In this mini-series, I'm writing about my observations of the church from simply observing churches that I've attended on holidays over the past several years. These observations are unscientific, but one reason that I'm writing about them is that I've found agreement with other believers regarding their church experiences. Today, I'm going to weigh in on the observance of Communion, or what we usually call The Lord's Table.
I've experienced the Lord's Table as a mere add-on to the end of the service. It comes across as, "Oh, it's the first Sunday. I guess we'd better do Communion." What is missing is any description of what we're doing, any warning that only Christians are to take part in this ordinance or time for silent prayer and reflection. This careless participation appears to be very common.
The average non-Christian probably thinks that he or she is a Christian, so it is important for the pastor to desribe what the elements of the Lord's Table represent and explain what they are for. This should happen every time we serve Communion. More than an explanation, a warning should be given. I usually read 1 Corinthians 11:23-29 and offer a brief emphasis on the warning given in this passage. If I don't read these verses, I offer a similar warning.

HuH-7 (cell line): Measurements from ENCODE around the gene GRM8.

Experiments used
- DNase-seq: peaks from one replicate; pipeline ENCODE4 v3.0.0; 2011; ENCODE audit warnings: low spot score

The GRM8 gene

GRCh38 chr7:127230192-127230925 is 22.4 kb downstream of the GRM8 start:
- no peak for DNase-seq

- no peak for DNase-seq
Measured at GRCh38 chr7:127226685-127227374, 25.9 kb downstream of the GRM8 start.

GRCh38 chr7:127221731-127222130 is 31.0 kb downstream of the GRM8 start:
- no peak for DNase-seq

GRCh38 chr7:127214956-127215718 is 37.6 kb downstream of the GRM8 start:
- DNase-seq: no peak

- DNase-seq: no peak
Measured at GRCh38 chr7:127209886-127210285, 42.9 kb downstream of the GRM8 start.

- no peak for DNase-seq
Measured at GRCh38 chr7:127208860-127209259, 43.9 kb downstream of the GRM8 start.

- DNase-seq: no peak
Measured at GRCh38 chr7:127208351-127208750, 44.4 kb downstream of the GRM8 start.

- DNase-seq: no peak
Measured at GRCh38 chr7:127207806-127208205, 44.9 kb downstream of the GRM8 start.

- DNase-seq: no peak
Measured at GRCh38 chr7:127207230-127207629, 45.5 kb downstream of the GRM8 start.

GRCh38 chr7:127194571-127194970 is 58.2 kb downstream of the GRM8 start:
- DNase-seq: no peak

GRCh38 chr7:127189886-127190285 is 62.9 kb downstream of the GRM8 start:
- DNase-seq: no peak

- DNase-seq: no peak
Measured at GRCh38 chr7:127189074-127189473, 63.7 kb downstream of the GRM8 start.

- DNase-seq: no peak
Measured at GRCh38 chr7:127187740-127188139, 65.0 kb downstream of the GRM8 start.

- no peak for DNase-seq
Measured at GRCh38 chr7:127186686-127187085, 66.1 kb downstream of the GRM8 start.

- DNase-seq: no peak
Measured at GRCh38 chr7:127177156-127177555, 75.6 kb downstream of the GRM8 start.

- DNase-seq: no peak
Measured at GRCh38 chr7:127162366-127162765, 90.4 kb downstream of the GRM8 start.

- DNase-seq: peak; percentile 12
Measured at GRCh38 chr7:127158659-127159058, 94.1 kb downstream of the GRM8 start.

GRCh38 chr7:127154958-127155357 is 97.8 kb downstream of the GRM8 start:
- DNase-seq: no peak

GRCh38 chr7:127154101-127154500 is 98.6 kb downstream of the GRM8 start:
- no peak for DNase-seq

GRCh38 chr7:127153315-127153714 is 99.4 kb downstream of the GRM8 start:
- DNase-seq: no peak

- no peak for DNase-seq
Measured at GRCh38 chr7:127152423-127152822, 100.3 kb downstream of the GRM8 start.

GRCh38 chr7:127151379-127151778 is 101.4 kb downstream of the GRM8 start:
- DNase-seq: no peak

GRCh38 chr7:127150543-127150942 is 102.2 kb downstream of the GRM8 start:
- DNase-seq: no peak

Participating in the Lord's Table is for Christians, but it provides a great evangelistic opportunity for visiting unbelievers. I had one woman tell me that before she came to Christ, she felt acutely that she was on the outside looking in during Communion. It was a key factor in her coming to Christ. If there are no lines drawn, no clear description of what Communion is and who it is for, will people feel their need to repent and believe?
Time should be given for people to reflect upon Christ and His suffering for us during the Communion service. I often don't leave enough time (I feel rushed by the clock, foolishly), but many churches give no time of silent reflection at all.
In one church I attended several years ago, the closest thing to a warning given was the pastor saying, "If you don't feel comfortable taking part, you don't have to." Non-believers should feel uncomfortable during communion, and they should not participate, no matter how they feel.
As a pastor, I take my role as leader of the Communion service seriously. Sometimes I have rushed things or have not been as clear as I should have been with a warning, but when I see how things work in some other churches, I have to ask, "Where is the fear of the Lord?"